Master Brand Brightglade lay on his back on his cot, staring at the ceiling, half asleep. Across the room his sister Brenda breathed evenly and quietly. Their mother nodded over a book in a sunny window seat.
A few rooms away Flarman Flowerstalk slept soundly, snoring gently. Party and Pert, the High’s lady cats, lolled at the foot of his great bed. Their consort, Black Flame, was sitting in a rear window, tail curled about his feet, staring down intently into the courtyard below.
Marbleheart Sea Otter, bored and restless again despite an hour of complicated incantations and meticulous experiments, of holding this or that piece of gear for his Master’s investigations, emerged from the Workshop and slumped down in a patch of shade beside the kitchen well.
“I shouldn’t be bored,” he muttered to himself, half crossly. “I’m helping Douglas do fascinating, mysterious, unusual, unexpected, strange, dangerous, vital, wonderful, special, magical tasks!”
He sighed, blew moodily at a red ant wandering across the level slate near the well, making it roll over completely twice and scramble for safety under a loose paving stone.
“... and boring!” Marbleheart admitted wryly. “I’m ashamed of myself!”
An errant breeze stirred a dust devil just beyond his nose. Marbleheart sat up quickly to avoid a face full of fine silt.
The miniature whirlwind paused, coruscated brightly in the sunlight, and began to take on a shape.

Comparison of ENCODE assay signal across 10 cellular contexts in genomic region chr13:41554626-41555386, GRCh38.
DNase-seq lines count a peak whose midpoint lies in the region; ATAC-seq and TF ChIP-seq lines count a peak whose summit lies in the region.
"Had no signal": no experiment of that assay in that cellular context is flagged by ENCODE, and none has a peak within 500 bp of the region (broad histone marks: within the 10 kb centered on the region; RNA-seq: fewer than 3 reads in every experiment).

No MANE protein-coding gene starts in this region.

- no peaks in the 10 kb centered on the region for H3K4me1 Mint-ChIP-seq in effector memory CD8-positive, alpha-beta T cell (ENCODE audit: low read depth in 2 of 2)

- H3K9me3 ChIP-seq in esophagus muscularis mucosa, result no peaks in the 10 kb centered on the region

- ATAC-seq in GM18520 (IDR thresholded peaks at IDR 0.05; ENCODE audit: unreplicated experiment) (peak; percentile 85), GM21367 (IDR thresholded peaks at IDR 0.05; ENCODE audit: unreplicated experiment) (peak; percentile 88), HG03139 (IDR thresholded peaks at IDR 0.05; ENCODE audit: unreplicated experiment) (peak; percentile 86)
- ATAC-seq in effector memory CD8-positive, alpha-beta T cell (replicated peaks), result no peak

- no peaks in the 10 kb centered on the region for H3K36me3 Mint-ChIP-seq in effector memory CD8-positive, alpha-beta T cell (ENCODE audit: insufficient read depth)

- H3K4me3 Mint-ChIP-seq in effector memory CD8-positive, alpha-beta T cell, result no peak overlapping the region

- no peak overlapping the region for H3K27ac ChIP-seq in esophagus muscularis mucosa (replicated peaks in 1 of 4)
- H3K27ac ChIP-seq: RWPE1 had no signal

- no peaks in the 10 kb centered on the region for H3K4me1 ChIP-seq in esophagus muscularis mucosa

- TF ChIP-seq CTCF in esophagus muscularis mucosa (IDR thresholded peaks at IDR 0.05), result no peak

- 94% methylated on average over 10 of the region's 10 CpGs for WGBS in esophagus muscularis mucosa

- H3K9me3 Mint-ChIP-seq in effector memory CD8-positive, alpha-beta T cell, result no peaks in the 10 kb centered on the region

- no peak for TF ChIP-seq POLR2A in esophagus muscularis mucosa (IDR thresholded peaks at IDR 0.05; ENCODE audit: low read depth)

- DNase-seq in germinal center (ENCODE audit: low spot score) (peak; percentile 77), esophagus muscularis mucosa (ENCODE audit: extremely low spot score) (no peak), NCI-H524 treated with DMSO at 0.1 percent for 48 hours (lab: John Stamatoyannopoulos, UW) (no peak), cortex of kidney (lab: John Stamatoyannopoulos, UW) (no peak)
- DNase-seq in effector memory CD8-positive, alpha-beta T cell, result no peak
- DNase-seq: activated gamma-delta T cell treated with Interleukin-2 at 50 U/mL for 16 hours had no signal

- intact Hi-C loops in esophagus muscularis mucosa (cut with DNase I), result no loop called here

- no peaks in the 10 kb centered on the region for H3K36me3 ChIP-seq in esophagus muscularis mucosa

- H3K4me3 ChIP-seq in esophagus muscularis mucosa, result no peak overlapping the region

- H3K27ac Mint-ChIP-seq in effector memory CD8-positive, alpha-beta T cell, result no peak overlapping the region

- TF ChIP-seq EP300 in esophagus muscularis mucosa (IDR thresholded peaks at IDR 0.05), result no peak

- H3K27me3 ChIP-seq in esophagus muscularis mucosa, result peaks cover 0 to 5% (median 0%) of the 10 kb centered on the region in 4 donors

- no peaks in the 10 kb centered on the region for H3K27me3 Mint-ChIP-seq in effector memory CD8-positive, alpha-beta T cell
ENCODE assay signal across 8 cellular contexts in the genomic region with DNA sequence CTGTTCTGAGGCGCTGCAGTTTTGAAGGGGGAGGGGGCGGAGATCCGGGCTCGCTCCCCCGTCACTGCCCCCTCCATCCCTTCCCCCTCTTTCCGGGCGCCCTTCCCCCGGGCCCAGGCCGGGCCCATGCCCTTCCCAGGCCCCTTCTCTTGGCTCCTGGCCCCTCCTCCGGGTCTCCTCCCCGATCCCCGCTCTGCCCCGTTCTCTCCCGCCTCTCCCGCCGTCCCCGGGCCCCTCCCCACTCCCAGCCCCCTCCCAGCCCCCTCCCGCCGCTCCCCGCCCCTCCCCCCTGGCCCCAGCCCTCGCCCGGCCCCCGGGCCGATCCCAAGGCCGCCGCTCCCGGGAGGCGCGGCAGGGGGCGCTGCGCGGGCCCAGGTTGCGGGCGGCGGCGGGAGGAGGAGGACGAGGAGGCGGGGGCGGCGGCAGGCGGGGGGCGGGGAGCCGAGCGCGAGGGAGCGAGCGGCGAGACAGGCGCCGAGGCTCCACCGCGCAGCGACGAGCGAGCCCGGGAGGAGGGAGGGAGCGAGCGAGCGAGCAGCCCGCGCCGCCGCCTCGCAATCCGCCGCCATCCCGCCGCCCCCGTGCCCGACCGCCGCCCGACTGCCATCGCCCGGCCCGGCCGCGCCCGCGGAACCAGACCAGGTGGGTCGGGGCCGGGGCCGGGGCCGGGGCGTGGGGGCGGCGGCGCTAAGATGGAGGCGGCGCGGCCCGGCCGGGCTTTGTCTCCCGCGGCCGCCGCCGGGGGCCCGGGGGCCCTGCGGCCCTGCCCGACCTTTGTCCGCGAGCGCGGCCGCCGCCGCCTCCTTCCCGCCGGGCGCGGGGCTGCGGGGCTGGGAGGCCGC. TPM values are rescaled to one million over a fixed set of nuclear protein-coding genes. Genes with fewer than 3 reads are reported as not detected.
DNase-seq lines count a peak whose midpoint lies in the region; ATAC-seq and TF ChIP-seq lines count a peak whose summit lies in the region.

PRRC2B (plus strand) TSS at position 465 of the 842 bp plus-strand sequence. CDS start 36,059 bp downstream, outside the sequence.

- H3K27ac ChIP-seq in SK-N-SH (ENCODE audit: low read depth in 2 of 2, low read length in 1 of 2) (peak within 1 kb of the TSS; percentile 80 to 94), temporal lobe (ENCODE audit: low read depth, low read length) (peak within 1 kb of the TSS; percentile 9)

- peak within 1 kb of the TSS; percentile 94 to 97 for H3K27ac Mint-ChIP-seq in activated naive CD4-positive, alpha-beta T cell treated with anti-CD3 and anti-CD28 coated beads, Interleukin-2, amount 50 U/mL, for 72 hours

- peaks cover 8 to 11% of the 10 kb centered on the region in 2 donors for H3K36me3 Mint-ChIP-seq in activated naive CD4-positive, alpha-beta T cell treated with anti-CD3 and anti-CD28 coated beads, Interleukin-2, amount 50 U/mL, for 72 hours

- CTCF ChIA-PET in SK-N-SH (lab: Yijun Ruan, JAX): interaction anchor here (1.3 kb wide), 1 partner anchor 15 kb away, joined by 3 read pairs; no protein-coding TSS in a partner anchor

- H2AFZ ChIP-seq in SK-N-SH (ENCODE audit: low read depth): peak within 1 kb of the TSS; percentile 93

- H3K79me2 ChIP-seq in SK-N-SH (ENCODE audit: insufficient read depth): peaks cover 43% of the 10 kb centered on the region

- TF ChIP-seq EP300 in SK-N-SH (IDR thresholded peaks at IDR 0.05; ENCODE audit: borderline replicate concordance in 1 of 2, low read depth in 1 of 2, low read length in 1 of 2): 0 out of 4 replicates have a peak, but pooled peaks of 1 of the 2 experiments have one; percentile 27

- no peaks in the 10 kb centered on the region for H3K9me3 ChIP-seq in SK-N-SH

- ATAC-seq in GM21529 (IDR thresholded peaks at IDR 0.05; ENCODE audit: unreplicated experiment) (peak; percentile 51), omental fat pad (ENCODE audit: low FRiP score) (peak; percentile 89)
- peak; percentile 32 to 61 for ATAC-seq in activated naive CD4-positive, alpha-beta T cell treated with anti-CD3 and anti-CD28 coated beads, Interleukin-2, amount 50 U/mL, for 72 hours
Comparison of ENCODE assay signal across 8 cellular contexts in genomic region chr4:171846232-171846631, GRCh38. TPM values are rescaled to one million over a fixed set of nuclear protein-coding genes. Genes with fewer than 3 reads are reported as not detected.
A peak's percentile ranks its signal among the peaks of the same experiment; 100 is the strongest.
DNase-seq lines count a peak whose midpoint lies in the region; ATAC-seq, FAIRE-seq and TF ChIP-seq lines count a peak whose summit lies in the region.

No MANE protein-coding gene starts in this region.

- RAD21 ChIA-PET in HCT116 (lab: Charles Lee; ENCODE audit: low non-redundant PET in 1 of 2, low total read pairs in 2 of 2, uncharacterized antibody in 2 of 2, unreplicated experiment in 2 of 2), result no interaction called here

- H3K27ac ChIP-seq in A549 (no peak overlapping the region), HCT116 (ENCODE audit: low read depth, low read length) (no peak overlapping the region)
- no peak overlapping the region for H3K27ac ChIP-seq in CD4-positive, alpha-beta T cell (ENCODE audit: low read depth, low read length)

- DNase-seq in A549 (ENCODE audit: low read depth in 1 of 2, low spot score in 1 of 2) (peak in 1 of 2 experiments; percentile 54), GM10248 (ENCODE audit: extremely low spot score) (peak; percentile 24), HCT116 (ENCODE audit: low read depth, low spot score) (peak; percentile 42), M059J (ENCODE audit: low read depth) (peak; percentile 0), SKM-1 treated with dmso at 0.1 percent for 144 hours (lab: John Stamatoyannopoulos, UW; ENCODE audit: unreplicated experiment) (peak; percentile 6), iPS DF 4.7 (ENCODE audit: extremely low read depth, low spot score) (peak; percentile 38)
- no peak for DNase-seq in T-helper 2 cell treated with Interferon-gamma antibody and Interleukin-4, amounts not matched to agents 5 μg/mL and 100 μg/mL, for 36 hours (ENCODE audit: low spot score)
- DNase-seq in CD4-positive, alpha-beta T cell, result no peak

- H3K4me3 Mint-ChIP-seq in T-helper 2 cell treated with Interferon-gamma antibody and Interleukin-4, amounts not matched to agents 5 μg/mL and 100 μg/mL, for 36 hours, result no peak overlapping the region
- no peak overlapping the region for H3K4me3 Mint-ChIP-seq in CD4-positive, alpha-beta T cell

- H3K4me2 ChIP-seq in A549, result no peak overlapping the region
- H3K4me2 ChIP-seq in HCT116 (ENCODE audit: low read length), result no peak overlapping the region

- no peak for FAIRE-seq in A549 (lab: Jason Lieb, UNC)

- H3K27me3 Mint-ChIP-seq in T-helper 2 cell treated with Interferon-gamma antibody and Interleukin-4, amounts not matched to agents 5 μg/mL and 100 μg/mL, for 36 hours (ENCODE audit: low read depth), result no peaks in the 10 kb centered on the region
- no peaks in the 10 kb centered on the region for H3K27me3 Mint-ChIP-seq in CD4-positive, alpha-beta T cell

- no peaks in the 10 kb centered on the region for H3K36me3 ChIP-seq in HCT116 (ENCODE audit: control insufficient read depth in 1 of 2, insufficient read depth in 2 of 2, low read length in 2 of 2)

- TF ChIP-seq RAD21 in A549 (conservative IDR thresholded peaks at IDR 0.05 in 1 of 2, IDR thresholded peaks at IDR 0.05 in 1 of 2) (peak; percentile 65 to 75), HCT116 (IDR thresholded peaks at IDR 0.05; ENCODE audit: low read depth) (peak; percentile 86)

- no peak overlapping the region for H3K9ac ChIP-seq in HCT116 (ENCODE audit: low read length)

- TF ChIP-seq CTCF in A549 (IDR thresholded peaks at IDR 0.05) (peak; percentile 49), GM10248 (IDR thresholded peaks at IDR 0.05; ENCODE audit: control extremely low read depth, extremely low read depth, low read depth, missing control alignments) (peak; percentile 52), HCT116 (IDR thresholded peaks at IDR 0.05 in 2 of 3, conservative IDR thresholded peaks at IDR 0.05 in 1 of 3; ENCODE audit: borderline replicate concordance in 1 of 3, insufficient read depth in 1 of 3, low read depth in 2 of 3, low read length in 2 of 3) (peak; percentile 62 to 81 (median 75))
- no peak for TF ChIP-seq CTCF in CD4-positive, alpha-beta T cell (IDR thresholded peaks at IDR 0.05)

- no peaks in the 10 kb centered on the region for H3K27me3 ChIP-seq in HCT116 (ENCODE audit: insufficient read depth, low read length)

“Harrumph!” coughed the Sea Otter in surprise. “What...?”
The glittering column of sparkling dust, brighter than the sun for a moment, suddenly solidified into the shape of a very small boy and settled to the ground.
“It worked!” cried the arrival. “Hello, Marbleheart! I wasn’t sure, but it did work, you see!”
Marbleheart tilted his head to the right for a better glimpse of the tiny youngster. Then he grinned and nodded with pleasure.
“Prince Flowerbender!” he exclaimed. “Welcome to Wizards’ High, Sir Prince!”
“Call me Ben,” requested the son of the beautiful Marget, Queen of Faerie, and her consort Prince Aedh. “I’ve run away from home!”
“Run... ?” choked the Otter, quite startled. “For goodness’s sake! Won’t your folks worry about you, flashing about in a whirlwind? Why... ?”
“No matter! It’s full time I undertook a Quest to Prove Myself Worthy. Come of Age!” said the small Princeling solemnly, seating himself on the old oaken bucket which someone had turned on its top to dry.